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Relational Obligations

Relational Obligations

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Published by Marcos

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Published by: Marcos on Jul 31, 2009
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11/26/2010

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XII. Relational Obligations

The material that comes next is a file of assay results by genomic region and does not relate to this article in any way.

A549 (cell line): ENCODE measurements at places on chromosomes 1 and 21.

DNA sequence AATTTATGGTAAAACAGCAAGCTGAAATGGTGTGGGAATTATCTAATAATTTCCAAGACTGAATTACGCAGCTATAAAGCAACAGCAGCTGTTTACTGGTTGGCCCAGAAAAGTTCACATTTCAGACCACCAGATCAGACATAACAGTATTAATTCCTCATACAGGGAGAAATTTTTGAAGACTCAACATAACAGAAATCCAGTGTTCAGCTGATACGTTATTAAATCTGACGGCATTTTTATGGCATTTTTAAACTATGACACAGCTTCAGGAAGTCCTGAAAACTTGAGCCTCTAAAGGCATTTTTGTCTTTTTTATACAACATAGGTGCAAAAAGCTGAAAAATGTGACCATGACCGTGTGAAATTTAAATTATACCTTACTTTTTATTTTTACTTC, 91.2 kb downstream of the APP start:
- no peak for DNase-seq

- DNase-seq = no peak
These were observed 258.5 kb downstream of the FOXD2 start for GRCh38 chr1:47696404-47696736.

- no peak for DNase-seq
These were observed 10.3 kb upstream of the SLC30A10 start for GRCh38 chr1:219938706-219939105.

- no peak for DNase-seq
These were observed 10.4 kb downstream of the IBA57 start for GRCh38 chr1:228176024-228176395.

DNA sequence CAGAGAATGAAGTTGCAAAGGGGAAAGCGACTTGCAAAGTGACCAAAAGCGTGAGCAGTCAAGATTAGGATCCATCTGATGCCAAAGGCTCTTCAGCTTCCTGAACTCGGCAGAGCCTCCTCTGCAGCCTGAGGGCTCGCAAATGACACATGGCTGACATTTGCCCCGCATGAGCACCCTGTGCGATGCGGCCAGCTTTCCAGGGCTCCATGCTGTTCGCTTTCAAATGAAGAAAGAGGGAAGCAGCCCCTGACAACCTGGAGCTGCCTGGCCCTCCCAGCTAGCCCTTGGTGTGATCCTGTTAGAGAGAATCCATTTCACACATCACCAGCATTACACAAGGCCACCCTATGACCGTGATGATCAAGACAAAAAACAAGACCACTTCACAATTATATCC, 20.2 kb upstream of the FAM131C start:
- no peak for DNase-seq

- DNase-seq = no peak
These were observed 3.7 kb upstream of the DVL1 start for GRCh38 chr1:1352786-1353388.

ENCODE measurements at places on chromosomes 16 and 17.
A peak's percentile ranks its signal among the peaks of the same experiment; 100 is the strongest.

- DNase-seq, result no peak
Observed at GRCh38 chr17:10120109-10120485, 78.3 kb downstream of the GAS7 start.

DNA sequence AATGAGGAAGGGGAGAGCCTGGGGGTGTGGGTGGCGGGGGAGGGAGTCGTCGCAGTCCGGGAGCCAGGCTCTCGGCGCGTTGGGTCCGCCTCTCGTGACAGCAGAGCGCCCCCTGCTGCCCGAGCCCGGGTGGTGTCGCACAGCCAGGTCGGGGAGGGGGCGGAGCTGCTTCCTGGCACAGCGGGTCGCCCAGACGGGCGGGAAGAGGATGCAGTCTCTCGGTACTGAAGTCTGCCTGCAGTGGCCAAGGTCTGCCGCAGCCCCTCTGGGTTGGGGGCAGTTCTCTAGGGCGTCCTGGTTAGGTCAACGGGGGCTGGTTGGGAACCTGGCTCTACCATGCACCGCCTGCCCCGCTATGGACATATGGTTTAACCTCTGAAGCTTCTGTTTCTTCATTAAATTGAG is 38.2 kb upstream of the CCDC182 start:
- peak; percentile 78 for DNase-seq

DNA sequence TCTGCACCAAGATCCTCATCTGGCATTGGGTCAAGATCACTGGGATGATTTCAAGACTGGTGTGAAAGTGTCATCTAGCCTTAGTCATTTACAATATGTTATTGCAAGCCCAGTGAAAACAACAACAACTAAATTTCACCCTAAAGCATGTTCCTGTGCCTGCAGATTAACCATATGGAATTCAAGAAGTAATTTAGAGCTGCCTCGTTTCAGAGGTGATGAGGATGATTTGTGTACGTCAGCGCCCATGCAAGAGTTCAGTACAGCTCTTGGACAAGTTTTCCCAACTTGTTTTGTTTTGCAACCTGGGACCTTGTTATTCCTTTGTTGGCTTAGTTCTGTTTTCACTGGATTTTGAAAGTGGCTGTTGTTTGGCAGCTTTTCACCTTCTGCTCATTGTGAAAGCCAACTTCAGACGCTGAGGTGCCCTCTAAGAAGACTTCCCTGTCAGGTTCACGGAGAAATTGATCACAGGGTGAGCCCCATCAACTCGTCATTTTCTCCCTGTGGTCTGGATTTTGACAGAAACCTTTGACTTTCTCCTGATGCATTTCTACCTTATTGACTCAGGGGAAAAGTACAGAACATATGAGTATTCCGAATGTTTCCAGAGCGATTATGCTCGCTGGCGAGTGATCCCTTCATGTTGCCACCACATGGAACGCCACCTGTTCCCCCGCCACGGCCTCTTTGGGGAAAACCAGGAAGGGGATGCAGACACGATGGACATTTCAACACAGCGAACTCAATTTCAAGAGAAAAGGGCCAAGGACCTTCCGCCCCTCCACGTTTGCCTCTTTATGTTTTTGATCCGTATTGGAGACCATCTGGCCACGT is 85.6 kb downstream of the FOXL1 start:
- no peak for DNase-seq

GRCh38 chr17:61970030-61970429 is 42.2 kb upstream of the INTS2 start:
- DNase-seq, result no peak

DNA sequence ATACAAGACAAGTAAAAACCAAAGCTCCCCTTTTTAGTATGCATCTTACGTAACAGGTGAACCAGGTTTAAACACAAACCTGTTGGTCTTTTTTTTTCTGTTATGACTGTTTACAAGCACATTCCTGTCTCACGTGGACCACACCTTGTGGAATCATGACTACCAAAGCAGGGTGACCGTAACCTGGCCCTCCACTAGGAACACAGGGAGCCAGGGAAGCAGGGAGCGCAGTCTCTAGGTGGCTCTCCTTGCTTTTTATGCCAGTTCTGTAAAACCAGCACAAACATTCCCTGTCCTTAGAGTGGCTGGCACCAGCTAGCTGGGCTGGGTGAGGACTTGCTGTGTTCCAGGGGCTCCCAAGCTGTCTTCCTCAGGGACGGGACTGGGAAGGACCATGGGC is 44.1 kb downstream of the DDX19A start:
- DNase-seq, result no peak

Hypothesis: The elemental legal categories of twelfth century England were wrongs(unilaterally involuntary, damage producing occasions) and relational obligations.Relational obligations were, of course, obligations that arose from a voluntary relationship,not from a promise. You will tend immediately to equate the actions of debt, detinue, andcovenant with obligations deriving from a promise to pay or to do. That later becomes so; itwas not so originally. With tenures, of course, one can easily speak of relational obligationsin the twelfth century: they concentrated on maintaining the expectations that arose out of the relationships between the parties, rather than analyzing rights vested "in" one party or the other, the equivalency of what was given or gotten. In just this way, the relationship of  buying-selling, lending-borrowing, leasing, suretyship, and agency were sociallyrecognized relationships with obligations that the law sought to maintain. The proper remedy was standing to the relationship, not damages. Thus, the writ of account brought bya manorial lord against his estate manager called a bailiff sought to make the bailiff stand tohis obligation: the remedy in the writ of account was that the bailiff would account. Theresult of the account was a debt, but one which the lord might have to sue foindependently: account was to make the bailiff account, not to make him pay. In a similar way, detinue in lending situations was primarily to enforce the obligation of the borrower toreturn the goods; in covenant the remedy was to make the defendant stand to the agreementhe had made; in debt the debtor was to pay. The central idea was not promise, but relationalobligation.XII.A. The Manner of Pleading in Lincoln: Materials #186.In the first place, know that the pleas of the city of Lincoln are held by the bailiff and atleast two attending judges on Mondays.. . .[Pleas of wound/blood]Know further that he who complains of a wound and blood is supposed to pledge his faithin the bailiff's hand, and if he wants to find pledges to the bailiff that he will follow hiscomplaint, the bailiff is supposed then immediately to put the other by pledges. If thecomplaint is of wound and blood and he does not want to find pledges, he is supposed totake his body. If the complaint is not of such matters nor (BUT?) of shame or debt, then heis supposed to summon him.. . .On the next Monday, if both appear in court, the complainant will make his complaint inthese words